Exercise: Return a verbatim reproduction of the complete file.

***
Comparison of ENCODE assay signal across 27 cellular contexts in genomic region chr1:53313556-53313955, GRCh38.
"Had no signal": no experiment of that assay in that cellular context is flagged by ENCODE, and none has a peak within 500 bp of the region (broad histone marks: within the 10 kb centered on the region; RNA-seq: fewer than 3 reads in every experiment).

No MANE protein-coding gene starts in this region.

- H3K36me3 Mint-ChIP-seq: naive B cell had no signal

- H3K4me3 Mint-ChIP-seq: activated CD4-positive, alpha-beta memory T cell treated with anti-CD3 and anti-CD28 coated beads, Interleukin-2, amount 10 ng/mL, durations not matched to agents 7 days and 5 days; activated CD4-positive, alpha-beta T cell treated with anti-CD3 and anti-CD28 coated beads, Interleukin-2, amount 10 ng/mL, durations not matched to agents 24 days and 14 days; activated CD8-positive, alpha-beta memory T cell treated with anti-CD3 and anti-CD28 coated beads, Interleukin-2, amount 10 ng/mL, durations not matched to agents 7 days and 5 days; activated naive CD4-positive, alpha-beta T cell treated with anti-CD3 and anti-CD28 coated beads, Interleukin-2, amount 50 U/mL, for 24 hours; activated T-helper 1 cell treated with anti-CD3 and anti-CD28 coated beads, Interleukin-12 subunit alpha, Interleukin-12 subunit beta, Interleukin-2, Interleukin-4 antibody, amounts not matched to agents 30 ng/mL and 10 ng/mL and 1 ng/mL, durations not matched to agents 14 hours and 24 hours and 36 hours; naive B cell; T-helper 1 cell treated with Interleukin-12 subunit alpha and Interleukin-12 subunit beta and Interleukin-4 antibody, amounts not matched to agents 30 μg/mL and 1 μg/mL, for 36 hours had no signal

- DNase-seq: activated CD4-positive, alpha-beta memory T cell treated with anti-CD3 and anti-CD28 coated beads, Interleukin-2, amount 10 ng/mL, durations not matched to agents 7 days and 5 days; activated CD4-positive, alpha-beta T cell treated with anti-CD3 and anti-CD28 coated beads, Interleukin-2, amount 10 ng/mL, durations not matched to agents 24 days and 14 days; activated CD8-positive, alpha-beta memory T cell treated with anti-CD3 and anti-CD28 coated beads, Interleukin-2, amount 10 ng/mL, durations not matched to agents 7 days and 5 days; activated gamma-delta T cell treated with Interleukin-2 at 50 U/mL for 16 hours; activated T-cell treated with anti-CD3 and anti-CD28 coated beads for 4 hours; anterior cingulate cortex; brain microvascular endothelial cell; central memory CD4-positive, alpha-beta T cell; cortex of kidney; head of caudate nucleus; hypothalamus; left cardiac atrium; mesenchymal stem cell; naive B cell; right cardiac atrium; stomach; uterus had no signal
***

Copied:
Comparison of ENCODE assay signal across 27 cellular contexts in genomic region chr1:53313556-53313955, GRCh38.
"Had no signal": no experiment of that assay in that cellular context is flagged by ENCODE, and none has a peak within 500 bp of the region (broad histone marks: within the 10 kb centered on the region; RNA-seq: fewer than 3 reads in every experiment).

No MANE protein-coding gene starts in this region.

- H3K36me3 Mint-ChIP-seq: naive B cell had no signal

- H3K4me3 Mint-ChIP-seq: activated CD4-positive, alpha-beta memory T cell treated with anti-CD3 and anti-CD28 coated beads, Interleukin-2, amount 10 ng/mL, durations not matched to agents 7 days and 5 days; activated CD4-positive, alpha-beta T cell treated with anti-CD3 and anti-CD28 coated beads, Interleukin-2, amount 10 ng/mL, durations not matched to agents 24 days and 14 days; activated CD8-positive, alpha-beta memory T cell treated with anti-CD3 and anti-CD28 coated beads, Interleukin-2, amount 10 ng/mL, durations not matched to agents 7 days and 5 days; activated naive CD4-positive, alpha-beta T cell treated with anti-CD3 and anti-CD28 coated beads, Interleukin-2, amount 50 U/mL, for 24 hours; activated T-helper 1 cell treated with anti-CD3 and anti-CD28 coated beads, Interleukin-12 subunit alpha, Interleukin-12 subunit beta, Interleukin-2, Interleukin-4 antibody, amounts not matched to agents 30 ng/mL and 10 ng/mL and 1 ng/mL, durations not matched to agents 14 hours and 24 hours and 36 hours; naive B cell; T-helper 1 cell treated with Interleukin-12 subunit alpha and Interleukin-12 subunit beta and Interleukin-4 antibody, amounts not matched to agents 30 μg/mL and 1 μg/mL, for 36 hours had no signal

- DNase-seq: activated CD4-positive, alpha-beta memory T cell treated with anti-CD3 and anti-CD28 coated beads, Interleukin-2, amount 10 ng/mL, durations not matched to agents 7 days and 5 days; activated CD4-positive, alpha-beta T cell treated with anti-CD3 and anti-CD28 coated beads, Interleukin-2, amount 10 ng/mL, durations not matched to agents 24 days and 14 days; activated CD8-positive, alpha-beta memory T cell treated with anti-CD3 and anti-CD28 coated beads, Interleukin-2, amount 10 ng/mL, durations not matched to agents 7 days and 5 days; activated gamma-delta T cell treated with Interleukin-2 at 50 U/mL for 16 hours; activated T-cell treated with anti-CD3 and anti-CD28 coated beads for 4 hours; anterior cingulate cortex; brain microvascular endothelial cell; central memory CD4-positive, alpha-beta T cell; cortex of kidney; head of caudate nucleus; hypothalamus; left cardiac atrium; mesenchymal stem cell; naive B cell; right cardiac atrium; stomach; uterus had no signal